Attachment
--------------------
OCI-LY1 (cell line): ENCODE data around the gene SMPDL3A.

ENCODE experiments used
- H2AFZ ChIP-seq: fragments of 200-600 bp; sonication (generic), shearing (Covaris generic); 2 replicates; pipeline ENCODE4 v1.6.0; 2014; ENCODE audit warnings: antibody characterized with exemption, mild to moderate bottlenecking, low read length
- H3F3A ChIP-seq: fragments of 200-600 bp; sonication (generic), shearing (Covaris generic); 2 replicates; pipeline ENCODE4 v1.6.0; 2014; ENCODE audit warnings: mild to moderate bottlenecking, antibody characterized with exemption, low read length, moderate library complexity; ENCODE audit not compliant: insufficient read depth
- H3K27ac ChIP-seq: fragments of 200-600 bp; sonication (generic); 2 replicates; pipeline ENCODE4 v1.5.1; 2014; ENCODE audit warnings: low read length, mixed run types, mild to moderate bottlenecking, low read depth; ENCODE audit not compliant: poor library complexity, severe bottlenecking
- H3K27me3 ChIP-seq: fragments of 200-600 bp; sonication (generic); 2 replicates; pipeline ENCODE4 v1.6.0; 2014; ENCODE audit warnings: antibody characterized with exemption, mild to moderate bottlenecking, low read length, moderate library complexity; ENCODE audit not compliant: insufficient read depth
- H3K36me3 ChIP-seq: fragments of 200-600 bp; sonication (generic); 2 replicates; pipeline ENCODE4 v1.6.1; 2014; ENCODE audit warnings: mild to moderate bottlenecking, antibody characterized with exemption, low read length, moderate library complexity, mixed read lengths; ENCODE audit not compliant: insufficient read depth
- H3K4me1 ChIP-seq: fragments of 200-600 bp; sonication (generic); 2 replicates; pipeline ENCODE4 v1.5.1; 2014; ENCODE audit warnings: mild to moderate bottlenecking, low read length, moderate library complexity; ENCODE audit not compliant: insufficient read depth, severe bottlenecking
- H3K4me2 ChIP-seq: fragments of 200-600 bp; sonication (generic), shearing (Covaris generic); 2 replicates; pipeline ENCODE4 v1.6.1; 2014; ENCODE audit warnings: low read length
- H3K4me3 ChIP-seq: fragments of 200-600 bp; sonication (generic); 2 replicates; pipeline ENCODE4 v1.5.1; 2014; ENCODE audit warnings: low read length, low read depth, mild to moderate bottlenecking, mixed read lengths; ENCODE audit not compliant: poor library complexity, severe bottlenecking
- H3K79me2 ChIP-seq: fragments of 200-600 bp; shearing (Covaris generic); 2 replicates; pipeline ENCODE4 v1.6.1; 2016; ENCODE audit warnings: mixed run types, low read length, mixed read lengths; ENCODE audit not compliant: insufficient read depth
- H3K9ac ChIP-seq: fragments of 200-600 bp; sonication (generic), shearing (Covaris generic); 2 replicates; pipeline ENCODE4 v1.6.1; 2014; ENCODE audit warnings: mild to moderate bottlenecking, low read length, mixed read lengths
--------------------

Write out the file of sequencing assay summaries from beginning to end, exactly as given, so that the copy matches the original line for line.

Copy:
OCI-LY1 (cell line): ENCODE data around the gene SMPDL3A.

ENCODE experiments used
- H2AFZ ChIP-seq: fragments of 200-600 bp; sonication (generic), shearing (Covaris generic); 2 replicates; pipeline ENCODE4 v1.6.0; 2014; ENCODE audit warnings: antibody characterized with exemption, mild to moderate bottlenecking, low read length
- H3F3A ChIP-seq: fragments of 200-600 bp; sonication (generic), shearing (Covaris generic); 2 replicates; pipeline ENCODE4 v1.6.0; 2014; ENCODE audit warnings: mild to moderate bottlenecking, antibody characterized with exemption, low read length, moderate library complexity; ENCODE audit not compliant: insufficient read depth
- H3K27ac ChIP-seq: fragments of 200-600 bp; sonication (generic); 2 replicates; pipeline ENCODE4 v1.5.1; 2014; ENCODE audit warnings: low read length, mixed run types, mild to moderate bottlenecking, low read depth; ENCODE audit not compliant: poor library complexity, severe bottlenecking
- H3K27me3 ChIP-seq: fragments of 200-600 bp; sonication (generic); 2 replicates; pipeline ENCODE4 v1.6.0; 2014; ENCODE audit warnings: antibody characterized with exemption, mild to moderate bottlenecking, low read length, moderate library complexity; ENCODE audit not compliant: insufficient read depth
- H3K36me3 ChIP-seq: fragments of 200-600 bp; sonication (generic); 2 replicates; pipeline ENCODE4 v1.6.1; 2014; ENCODE audit warnings: mild to moderate bottlenecking, antibody characterized with exemption, low read length, moderate library complexity, mixed read lengths; ENCODE audit not compliant: insufficient read depth
- H3K4me1 ChIP-seq: fragments of 200-600 bp; sonication (generic); 2 replicates; pipeline ENCODE4 v1.5.1; 2014; ENCODE audit warnings: mild to moderate bottlenecking, low read length, moderate library complexity; ENCODE audit not compliant: insufficient read depth, severe bottlenecking
- H3K4me2 ChIP-seq: fragments of 200-600 bp; sonication (generic), shearing (Covaris generic); 2 replicates; pipeline ENCODE4 v1.6.1; 2014; ENCODE audit warnings: low read length
- H3K4me3 ChIP-seq: fragments of 200-600 bp; sonication (generic); 2 replicates; pipeline ENCODE4 v1.5.1; 2014; ENCODE audit warnings: low read length, low read depth, mild to moderate bottlenecking, mixed read lengths; ENCODE audit not compliant: poor library complexity, severe bottlenecking
- H3K79me2 ChIP-seq: fragments of 200-600 bp; shearing (Covaris generic); 2 replicates; pipeline ENCODE4 v1.6.1; 2016; ENCODE audit warnings: mixed run types, low read length, mixed read lengths; ENCODE audit not compliant: insufficient read depth
- H3K9ac ChIP-seq: fragments of 200-600 bp; sonication (generic), shearing (Covaris generic); 2 replicates; pipeline ENCODE4 v1.6.1; 2014; ENCODE audit warnings: mild to moderate bottlenecking, low read length, mixed read lengths